The first Tutorialzine giveaway has finished! Now is the time to draw the winners. But, as this is a web development blog, we cannot just run an ORDER BY RAND() MySQL query in phpMyAdmin. Even more, three different sets of prizes must be awarded. This calls for a bit more stylish approach – a dedicated randomizer jQuery app, especially made for choosing winners in competitions and giveaways. The app is divided in three steps – in step one you provide a list of the contestants’ name and email, divided by a comma (each contestant on a separate line). In the second step, you provide a prize name and a number, signifying the number of copies that have been offered. In the last step, you get a randomly selected list of contestants and their prizes.
In part two of this two-part tutorial, we will be creating the jQuery and CSS front end of our AJAX Web Chat. In the first part, we discussed the PHP & MySQL side.
When discussing real time communication, there aren’t many solutions that can rival the power of a simple webchat. What is even better, is that you already have all the tools you need to create one – your web browser. This, coupled with the fact that this is also one of the most requested tutorials by Tutorialzine’s readers, means that it is about time to start coding. In this two-part tutorial, we will be creating an AJAX Web Chat using PHP, MySQL and jQuery. In this first part, we will be discussing the PHP & MySQL side, and next week we will continue with the jQuery and CSS front-end.
The Beatles are on iTunes! Or, if you are like me and don’t care that much about it, you’ve probably noticed the awesome splash screen that Apple used to promote the event. Risking to start a trend, in this tutorial we are going to create a simple jQuery plugin that will display fancy Apple-style splash screens for us.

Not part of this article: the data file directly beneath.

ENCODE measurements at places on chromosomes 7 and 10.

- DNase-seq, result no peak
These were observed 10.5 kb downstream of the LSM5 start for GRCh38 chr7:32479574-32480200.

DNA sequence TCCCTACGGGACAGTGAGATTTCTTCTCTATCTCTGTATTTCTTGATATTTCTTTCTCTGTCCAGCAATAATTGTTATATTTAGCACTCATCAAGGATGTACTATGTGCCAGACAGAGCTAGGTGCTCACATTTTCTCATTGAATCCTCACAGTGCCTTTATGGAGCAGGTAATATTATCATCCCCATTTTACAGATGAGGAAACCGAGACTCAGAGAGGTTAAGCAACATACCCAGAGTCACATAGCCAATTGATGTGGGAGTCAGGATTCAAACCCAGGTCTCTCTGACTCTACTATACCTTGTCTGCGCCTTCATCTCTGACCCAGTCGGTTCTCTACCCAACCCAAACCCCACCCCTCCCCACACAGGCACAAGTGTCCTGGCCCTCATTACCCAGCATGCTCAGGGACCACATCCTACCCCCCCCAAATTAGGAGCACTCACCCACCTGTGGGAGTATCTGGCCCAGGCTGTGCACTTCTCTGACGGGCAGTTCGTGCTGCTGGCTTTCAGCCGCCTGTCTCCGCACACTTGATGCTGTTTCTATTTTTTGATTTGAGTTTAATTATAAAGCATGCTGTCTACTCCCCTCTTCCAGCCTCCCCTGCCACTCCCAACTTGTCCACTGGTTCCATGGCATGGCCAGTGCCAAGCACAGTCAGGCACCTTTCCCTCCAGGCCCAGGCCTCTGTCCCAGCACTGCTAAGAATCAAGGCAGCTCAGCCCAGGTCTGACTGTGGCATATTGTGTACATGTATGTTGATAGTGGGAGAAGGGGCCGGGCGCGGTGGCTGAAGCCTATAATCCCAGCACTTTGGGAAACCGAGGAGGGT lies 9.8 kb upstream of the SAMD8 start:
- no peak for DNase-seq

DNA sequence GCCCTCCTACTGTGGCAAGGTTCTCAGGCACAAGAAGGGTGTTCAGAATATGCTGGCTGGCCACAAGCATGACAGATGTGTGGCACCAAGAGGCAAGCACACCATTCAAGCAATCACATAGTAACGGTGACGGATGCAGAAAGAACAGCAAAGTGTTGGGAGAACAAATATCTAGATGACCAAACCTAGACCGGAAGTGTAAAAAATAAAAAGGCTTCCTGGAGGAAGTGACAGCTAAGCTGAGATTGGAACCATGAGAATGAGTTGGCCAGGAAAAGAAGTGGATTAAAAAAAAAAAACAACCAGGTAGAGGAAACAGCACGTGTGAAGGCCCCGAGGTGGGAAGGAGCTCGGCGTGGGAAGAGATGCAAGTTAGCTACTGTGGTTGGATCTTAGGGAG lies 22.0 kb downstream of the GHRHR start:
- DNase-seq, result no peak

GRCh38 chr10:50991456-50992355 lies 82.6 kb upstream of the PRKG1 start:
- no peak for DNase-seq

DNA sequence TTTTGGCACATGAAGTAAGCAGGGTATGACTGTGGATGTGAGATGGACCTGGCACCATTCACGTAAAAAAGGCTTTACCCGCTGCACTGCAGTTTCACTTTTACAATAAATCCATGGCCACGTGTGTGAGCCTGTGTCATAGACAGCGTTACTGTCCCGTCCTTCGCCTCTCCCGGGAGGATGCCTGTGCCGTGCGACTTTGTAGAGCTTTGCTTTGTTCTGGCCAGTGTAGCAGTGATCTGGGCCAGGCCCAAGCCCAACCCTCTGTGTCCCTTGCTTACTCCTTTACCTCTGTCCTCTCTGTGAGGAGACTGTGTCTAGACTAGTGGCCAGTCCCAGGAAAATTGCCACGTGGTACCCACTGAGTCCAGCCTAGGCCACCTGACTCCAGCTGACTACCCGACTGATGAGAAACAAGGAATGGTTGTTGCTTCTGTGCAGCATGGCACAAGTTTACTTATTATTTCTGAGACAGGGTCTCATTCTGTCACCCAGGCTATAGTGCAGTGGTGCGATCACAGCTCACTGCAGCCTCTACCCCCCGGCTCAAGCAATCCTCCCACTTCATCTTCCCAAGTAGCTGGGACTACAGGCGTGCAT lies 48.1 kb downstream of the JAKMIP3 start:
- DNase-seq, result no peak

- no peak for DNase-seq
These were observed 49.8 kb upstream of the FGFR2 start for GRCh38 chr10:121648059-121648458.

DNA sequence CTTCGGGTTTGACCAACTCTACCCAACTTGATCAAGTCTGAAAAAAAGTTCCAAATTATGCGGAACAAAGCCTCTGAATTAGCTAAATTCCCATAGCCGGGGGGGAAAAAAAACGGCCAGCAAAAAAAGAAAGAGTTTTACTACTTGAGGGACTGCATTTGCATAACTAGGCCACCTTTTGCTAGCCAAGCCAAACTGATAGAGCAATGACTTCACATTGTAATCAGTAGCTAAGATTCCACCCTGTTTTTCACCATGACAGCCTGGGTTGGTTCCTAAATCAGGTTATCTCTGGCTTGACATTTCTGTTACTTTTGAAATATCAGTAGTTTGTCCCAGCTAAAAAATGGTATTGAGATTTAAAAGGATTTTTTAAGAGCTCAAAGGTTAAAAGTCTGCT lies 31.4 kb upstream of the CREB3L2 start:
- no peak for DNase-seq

JQuery and CSS3 rotations, along with the jQuery rotate plugin, to create a beautiful slideshow. You can use it to spice up your web sites, product pages and other projects with some CSS3 magic.
You’ve probably heard a lot about the new HTML5 canvas element. As the name implies, this is a special element that allows us to create and modify graphics. In addition, we can also use it like any other element on the page – apply jQuery animations on it, listen for events and integrate it deeply into our layouts. All uses of canvas you’ve come so far are probably limited to games and other proof of concept demos. Today, however, we are doing something practical – we are making a progressively enhanced slideshow with a fancy transitioning effect, which is perfectly functional in older browsers as well.
When releasing a web product, there is nothing more beneficial than receiving early feedback from your users. Unfortunately, many websites make it unnecessarily difficult to send your feedback or lack this functionality altogether Today we are making a simple solution to this problem. Powered by jQuery, PHP and the PHPMailer class, this form sends the users’ suggestions directly to your mailbox.
When starting work on a new website idea, the first thing you probably do is to acquire the domain name and set up some sort of a coming soon page (remember those construction site gif animations? Don’t use them!). It is actually a good idea to invest some time in the development of this page. This is the first encounter visitors have with you and your product. You can even use it as a marketing channel and let people subscribe to your launch newsletter. This is why, today we are creating a stylish coming soon page, using PHP, MySQL and jQuery. It will allow you to collect visitors’ emails and store them in a simple database table. On the presentation side, it features a slick slideshow with the help of the Nivo Slider plugin.